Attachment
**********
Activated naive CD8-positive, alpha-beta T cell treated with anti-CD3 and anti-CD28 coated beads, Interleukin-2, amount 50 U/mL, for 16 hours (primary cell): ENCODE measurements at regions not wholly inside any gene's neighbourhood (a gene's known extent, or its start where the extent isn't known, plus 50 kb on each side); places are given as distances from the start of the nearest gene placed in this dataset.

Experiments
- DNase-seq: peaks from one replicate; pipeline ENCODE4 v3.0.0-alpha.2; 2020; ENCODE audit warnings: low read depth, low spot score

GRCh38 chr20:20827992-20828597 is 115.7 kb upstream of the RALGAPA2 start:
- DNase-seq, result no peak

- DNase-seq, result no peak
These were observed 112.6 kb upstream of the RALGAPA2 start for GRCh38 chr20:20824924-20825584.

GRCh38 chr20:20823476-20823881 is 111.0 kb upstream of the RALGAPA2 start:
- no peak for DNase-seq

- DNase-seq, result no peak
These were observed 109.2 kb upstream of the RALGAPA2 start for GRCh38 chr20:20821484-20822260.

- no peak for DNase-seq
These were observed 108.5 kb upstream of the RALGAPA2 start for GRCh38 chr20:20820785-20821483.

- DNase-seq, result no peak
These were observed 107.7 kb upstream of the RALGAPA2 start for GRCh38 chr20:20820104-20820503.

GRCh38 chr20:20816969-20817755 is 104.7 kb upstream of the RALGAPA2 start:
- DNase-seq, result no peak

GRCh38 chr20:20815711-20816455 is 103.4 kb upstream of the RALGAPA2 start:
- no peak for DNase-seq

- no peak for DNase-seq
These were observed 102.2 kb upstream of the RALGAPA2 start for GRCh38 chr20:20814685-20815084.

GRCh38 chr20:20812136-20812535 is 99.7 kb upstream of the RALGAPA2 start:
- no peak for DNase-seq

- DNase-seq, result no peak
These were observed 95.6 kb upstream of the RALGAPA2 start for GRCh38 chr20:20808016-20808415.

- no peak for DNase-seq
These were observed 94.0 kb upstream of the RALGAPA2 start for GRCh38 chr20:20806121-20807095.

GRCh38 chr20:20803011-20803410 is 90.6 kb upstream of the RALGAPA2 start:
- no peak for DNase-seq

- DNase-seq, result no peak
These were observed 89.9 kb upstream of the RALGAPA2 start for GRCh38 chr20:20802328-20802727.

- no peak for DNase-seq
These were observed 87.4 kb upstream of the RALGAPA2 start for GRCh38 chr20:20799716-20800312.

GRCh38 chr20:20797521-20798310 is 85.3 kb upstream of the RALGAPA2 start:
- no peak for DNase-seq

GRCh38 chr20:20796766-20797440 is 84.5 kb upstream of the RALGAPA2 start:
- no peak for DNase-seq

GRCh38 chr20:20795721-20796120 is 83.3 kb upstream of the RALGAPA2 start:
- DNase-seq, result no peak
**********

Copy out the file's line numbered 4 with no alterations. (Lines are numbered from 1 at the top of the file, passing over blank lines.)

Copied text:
GRCh38 chr20:20827992-20828597 is 115.7 kb upstream of the RALGAPA2 start: